Ty Scroggins figures he worked 40 games for free.
All of those playoff games, all of that postseason planning and preparation, and all five of the Class 3-A state football championships Scroggins brought to Central High School amounted to so much unpaid overtime.
“We did the math the other day,” Scroggins said Wednesday afternoon. “Because we went so far in the playoffs, we coached 40 extra games. That’s four years.”
That’s a lot to ask on a pro bono basis, but that’s the way things work around here. The head football coach at a Jefferson County public high school earns no more than a $7,744 stipend whether his team goes winless or takes home the trophy.
Or five trophies.
The reward for winning, JCPS athletic director Jerry Wyman says, is “We give them long hours to work.”
Scroggins is walking away after 10 years of leading the Yellowjackets because he needs the time more than he needs the money. As a divorced dad with twins headed to high school in the fall, he is calling a career timeout to tend to his children. He will continue to teach 9th-grade civics at Central during his sabbatical from the sidelines because it is teaching that pays the bulk of his bills.
Coaching high school football has become a well-paid profession in some places – even in public schools – and often without the burden of classroom responsibilities. But salary databases show that Louisville’s most successful public school coaches are lagging far behind their counterparts in Texas and the deep south.
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Six-figure salaries have become commonplace in high school football’s most competitive markets. Jess Simpson, seven times a state champion at Georgia’s Buford High School, was already making more than $174,000 when he left that job last month to become the defensive line coach at Georgia State.
A database maintained by bizjournals.com shows Ty Scroggins’ annual salary at $71,534.16. Though that figure may be outdated, it’s less than University of Louisville defensive coordinator Todd Grantham makes in a month. With athletic budgets for many public schools already severely stretched, local high school coaches can expect to change their tires more often than their tax brackets.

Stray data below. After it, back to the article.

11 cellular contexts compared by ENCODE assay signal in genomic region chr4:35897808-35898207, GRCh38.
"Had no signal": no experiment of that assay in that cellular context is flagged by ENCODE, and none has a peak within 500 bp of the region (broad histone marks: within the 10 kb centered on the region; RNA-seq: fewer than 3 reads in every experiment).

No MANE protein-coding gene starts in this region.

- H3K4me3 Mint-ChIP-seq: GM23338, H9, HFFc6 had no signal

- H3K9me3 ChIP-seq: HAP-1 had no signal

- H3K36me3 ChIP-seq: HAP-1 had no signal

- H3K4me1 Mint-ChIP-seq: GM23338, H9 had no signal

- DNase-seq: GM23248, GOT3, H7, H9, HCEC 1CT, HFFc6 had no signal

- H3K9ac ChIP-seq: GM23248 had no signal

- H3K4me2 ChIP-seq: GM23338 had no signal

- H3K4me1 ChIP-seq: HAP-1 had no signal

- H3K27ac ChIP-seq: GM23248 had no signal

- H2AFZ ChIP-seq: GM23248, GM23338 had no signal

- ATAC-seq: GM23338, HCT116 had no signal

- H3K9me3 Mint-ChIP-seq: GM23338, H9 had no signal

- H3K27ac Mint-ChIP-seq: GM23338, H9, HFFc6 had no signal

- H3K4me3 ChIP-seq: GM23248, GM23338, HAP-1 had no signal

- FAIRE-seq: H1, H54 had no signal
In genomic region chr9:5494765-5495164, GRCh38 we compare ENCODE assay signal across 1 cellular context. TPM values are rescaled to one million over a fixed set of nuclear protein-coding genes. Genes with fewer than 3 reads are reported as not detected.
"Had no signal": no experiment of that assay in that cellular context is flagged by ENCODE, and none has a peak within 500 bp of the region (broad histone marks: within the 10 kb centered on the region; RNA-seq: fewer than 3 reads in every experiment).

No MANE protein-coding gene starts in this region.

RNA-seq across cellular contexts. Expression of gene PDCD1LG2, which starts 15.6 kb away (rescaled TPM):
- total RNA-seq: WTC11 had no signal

“The guys that go into public education, they know that you don’t do it for the money,” Central High principal Raymond Green said. “If money is what’s keeping a coach, I’m questioning why they’re a coach at the high school level. If you’re a high school coach and money is what’s keeping you, I don’t want you as my coach.
“Your reward is not money. Your reward is seeing that kid signing a letter of intent (to accept a college scholarship).”
Altruism goes a long way in public schools. Teachers commonly provide supplies out of their own pockets and linger after the final bell to assist struggling students and aid in extra-curricular activities. They don’t expect to get rich from their labors. Neither, however, do they deserve to be exploited.
Oak Grove (Cal.) coach Jay Braun, a full-time history teacher who receives a stipend to coach football, estimated in 2015 that he made about $7 per hour for practices and games. For the purposes of his calculation, though, Braun did not include those hours he spent watching film, scouting rivals, raising funds or counseling kids.
“People say we don’t do it for the money, and we don’t,” Braun told the San Jose Mercury News. “But that doesn’t mean I shouldn’t be fairly compensated for it. They take advantage of our kindness.”
Nothing new there. Teachers and coaches have been sacrificing their own interests for the sake of their students since before Socrates found a protégé in Plato. Theirs is among the most noble of callings and, traditionally, among the least lucrative.
“It’s definitely something you have to be passionate about,” Wyman said. “(But) As a coach, you have an impact on kids like nothing else. To spend one-on-one time for hours and hours and go into battle, it’s very rewarding. It comes back to you 10-fold.”
Wyman sent Scroggins a text message Tuesday night telling him of how much his impact would be felt, and confirmation came quickly. Scroggins received so many congratulatory calls and correspondence that his cell phone battery ran out of juice for the first time.
Some Central High students received an alert on their own phones and feared the news was worse until they scrolled through the specifics.
“Some of them are from rough neighborhoods,” Scroggins said. “They wondered, ‘What did he die or something?’ I didn’t pass away. I just resigned.”
The 45-year-old coach emphasized that his resignation should not be confused with retirement, and that he might be back.
“It hurts,” he said. “I’ll miss the grind. I’ll miss the practices.”
If he should miss the money, there are easier ways to make it.
Tim Sullivan can be reached at (502) 582-4650, firstname.lastname@example.org or @TimSullivan714 on Twitter.